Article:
What the Dormouse Said: How the Sixties Counterculture Shaped the Personal ComputerIndustry

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Penguin, Apr 21, 2005 - History - 352 pages
72 Reviews
Most histories of the personal computer industry focus on technology or business. John Markoff’s landmark book is about the culture and consciousness behind the first PCs—the culture being counter– and the consciousness expanded, sometimes chemically. It’s a brilliant evocation of Stanford, California, in the 1960s and ’70s, where a group of visionaries set out to turn computers into a means for freeing minds and information. In these pages one encounters Ken Kesey and the phone hacker Cap’n Crunch, est and LSD, The Whole Earth Catalog and the Homebrew Computer Lab. What the Dormouse Said is a poignant, funny, and inspiring book by one of the smartest technology writers around.
  

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Review: What the Dormouse Said: How the Sixties Counterculture Shaped the Personal Computer Industry

User Review  - Peter Corke - Goodreads

A really good history of the birth of the PC, where Apple and Microsoft don't appear till near the end. A good telling of what came before at SAIL, SRI and then PARC. Technology mixed with counter ... Read full review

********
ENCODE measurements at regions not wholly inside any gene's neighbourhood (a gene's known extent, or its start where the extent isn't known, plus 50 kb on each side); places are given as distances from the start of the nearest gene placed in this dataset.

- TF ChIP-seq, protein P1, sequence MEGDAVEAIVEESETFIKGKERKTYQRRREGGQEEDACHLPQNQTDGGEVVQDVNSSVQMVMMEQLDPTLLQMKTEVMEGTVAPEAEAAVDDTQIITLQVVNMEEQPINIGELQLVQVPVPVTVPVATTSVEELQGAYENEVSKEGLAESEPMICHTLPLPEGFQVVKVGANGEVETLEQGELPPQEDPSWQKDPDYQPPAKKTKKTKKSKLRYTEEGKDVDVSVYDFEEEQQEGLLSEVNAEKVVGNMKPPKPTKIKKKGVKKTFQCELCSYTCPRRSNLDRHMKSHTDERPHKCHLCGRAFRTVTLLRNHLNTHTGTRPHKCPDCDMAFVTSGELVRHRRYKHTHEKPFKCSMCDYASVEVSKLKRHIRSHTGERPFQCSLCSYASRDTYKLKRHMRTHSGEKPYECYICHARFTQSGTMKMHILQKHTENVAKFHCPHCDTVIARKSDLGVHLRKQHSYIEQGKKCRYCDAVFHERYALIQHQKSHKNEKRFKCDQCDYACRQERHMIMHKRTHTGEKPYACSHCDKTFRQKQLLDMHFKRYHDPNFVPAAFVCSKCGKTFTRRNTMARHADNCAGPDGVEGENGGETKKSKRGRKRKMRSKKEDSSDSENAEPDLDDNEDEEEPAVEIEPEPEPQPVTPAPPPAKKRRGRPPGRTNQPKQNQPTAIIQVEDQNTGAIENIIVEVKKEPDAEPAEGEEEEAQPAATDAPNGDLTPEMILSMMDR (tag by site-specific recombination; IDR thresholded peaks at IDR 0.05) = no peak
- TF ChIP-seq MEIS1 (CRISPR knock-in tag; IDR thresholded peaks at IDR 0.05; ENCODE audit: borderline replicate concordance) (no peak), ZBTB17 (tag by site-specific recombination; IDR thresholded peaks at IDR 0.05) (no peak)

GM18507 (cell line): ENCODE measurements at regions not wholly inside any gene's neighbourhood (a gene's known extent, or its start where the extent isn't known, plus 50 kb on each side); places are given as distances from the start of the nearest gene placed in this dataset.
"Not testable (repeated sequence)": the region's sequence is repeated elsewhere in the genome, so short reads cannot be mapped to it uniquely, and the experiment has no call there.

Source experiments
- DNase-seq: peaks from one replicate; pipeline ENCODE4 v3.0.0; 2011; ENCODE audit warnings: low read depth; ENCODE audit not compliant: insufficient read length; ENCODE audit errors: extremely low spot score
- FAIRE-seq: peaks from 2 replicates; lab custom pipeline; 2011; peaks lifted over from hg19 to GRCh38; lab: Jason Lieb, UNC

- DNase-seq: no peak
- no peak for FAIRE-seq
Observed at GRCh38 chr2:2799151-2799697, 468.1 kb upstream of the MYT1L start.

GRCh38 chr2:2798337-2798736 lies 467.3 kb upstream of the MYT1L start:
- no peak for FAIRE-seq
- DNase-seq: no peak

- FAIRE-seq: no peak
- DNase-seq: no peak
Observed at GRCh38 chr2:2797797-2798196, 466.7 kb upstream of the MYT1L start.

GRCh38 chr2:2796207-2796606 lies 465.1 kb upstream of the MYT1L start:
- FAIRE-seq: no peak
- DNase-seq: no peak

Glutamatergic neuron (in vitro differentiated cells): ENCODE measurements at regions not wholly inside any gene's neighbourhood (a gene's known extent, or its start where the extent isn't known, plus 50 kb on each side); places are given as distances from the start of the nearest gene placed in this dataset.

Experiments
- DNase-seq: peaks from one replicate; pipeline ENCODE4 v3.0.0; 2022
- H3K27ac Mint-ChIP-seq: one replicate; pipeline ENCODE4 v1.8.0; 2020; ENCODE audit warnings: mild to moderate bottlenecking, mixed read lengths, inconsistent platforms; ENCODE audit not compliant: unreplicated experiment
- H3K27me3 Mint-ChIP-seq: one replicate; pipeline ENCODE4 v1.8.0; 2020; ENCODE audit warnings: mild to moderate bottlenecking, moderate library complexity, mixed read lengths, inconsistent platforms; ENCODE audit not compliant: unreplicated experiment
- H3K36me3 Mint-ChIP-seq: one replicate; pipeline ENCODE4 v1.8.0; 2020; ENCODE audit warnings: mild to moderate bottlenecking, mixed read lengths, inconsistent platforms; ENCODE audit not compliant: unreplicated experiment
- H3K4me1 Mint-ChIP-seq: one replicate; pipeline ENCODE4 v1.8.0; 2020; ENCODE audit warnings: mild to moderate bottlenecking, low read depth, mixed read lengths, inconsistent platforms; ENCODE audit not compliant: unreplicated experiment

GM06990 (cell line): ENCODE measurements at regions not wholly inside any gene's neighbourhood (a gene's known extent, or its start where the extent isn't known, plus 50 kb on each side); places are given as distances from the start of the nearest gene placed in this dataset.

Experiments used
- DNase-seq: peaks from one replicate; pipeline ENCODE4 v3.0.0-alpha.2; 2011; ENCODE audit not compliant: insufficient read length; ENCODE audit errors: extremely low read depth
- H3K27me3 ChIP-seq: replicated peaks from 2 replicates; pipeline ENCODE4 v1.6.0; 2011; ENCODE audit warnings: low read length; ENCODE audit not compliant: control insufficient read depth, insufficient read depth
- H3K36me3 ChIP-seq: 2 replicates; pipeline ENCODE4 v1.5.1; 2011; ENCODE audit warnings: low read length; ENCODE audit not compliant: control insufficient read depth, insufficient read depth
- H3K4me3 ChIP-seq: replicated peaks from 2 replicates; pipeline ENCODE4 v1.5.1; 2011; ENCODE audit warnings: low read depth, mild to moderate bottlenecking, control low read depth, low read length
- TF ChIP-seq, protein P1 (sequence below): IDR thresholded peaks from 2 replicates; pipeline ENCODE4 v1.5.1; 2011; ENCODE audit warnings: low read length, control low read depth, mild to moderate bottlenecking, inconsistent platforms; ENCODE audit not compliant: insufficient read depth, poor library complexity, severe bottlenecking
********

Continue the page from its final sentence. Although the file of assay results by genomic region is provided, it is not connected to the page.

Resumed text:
Review: What the Dormouse Said: How the Sixties Counterculture Shaped the Personal Computer Industry

User Review  - Craig Werner - Goodreads

Nifty book that unveiled a part of the sixties story I hadn't known at all. Markoff, whose book Hackers is a good journalistic intro to a part of computer culture I view from a distance (well, that ... Read full review

Contents

PREFACE
1 THE PROPHET AND THE TRUE BELIEVERS
2 AUGMENTATION
3 REDDIAPER BABY
4 FREE U
5 DEALING LIGHTNING
6 SCHOLARS AND BARBARIANS
7 MOMENTUM
8 BORROWING FIRE FROM THE GODS
ACKNOWLEDGMENTS
NOTES
BIBLIOGRAPHY
INDEX
Copyright

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About the author (2005)

John Markoff is Professor of Sociology and History at the University of Pittsburgh.

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